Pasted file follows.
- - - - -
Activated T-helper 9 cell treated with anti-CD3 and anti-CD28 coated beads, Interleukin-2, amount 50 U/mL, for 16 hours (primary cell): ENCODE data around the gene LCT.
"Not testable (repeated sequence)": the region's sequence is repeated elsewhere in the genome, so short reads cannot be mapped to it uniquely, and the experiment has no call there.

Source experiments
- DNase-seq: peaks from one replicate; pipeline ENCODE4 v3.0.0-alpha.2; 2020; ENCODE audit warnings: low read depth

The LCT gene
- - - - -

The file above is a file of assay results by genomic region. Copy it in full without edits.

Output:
Activated T-helper 9 cell treated with anti-CD3 and anti-CD28 coated beads, Interleukin-2, amount 50 U/mL, for 16 hours (primary cell): ENCODE data around the gene LCT.
"Not testable (repeated sequence)": the region's sequence is repeated elsewhere in the genome, so short reads cannot be mapped to it uniquely, and the experiment has no call there.

Source experiments
- DNase-seq: peaks from one replicate; pipeline ENCODE4 v3.0.0-alpha.2; 2020; ENCODE audit warnings: low read depth

The LCT gene